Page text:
Over the last few years there have been several high-profile outbreaks of a particular infectious disease: Legionnaires.'
Although the disease was first described over 40 years ago, in a recent ID Week 2017 presentation, Laura Cooley, MD, MPH, from the Respiratory Diseases Branch of the Centers for Disease Control and Prevention (CDC), referred to it as an emerging disease in the sense that the number of recorded cases of Legionnaires’ in the United States continues to increase
Why the increase? Dr. Cooley admitted that a solid answer remains elusive, but she postulated that it’s probably multifactorial. “There is definitely an increase in the susceptibility of the population in the United States. The population is aging, and there are more and more people on immunosuppressive medications,” Dr. Cooley shared.
She also pointed out that there could be more Legionella
in the environment—with warmer temperatures making a great habitat for bacterial growth. Aging infrastructure could also encourage biofilm and Legionella
growth. Dr. Cooley pointed out that improved diagnostic capabilities with the introduction of the urinary antigen test (UAT) for respiratory infections could also be a contributing factor; however, she feels it’s more so that “more clinicians are aware that this is a problem” thanks to the large outbreaks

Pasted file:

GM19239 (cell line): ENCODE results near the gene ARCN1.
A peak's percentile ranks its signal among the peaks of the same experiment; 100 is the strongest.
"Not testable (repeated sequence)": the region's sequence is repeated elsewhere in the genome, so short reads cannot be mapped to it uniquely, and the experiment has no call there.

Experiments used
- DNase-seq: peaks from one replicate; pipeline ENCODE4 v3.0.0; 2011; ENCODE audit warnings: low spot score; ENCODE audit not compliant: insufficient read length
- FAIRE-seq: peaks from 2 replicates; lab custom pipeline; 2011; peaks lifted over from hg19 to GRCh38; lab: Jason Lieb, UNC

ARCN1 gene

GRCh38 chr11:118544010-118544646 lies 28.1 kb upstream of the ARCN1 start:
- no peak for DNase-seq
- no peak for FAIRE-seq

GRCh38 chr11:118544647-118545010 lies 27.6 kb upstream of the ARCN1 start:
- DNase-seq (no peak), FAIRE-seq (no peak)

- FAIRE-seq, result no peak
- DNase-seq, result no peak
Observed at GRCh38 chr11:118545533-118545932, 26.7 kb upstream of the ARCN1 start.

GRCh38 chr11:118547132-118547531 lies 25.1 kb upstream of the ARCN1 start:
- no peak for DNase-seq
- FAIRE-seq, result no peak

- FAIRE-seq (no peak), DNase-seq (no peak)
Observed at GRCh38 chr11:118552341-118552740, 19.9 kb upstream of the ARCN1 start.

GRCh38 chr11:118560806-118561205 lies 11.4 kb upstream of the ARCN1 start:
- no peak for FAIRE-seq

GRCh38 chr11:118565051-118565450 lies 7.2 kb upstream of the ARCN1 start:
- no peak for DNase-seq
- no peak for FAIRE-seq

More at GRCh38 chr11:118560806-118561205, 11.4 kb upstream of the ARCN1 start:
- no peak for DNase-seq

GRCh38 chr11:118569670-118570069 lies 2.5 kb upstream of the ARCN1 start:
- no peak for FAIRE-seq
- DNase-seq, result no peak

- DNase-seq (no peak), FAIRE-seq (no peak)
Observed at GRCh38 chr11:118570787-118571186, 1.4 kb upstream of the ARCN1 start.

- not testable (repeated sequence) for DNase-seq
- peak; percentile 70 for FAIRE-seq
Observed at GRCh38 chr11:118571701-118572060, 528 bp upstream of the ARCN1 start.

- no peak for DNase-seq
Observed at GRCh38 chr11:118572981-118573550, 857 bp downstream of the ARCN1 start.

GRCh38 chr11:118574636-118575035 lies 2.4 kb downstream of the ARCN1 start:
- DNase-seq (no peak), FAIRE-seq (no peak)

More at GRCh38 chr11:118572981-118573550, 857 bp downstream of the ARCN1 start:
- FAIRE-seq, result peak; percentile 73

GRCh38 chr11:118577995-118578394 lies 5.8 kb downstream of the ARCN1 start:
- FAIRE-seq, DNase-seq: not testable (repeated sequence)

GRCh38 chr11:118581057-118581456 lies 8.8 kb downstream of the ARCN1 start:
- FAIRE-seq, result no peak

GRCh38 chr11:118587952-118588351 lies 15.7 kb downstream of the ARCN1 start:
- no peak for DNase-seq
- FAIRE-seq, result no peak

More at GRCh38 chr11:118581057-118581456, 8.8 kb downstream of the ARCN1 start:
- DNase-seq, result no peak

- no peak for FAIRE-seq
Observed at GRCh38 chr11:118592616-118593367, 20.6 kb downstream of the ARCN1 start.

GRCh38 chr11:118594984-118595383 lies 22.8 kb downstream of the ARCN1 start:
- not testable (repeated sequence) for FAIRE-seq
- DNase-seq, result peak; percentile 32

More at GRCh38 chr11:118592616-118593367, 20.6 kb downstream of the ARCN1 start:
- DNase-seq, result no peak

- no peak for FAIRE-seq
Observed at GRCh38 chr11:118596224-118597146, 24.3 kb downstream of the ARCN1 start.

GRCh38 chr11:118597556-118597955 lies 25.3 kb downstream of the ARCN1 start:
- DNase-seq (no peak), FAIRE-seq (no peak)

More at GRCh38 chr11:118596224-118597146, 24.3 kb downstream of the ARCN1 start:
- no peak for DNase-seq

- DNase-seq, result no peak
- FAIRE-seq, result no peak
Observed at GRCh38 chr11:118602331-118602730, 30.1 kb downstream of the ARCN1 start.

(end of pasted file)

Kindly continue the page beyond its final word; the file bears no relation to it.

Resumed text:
that have sprung up over the past years.
“There’s been political attention to the disease [as well as] media attention, and so, I think it’s a combination of this increase in cases and really big outbreaks
that shifted our priorities and really encouraged our engagement,” Dr. Cooley said.
A recent analysis of 27 outbreaks that occurred between 2000 and 2014, found that the most common settings for Legionnaires’ outbreaks were hotels, long-term care facilities, and hospitals. The most common sources were potable water sources, such as showers and sinks, followed by cooling towers, and then hot tubs and decorative fountains. Dr. Cooley said that outbreak size differences were noted by source and by setting. For example, cooling tower outbreaks “were typically larger,” with a median of 22 cases per outbreak, versus potable water outbreaks, which were half as big—a median of 10 cases per outbreak.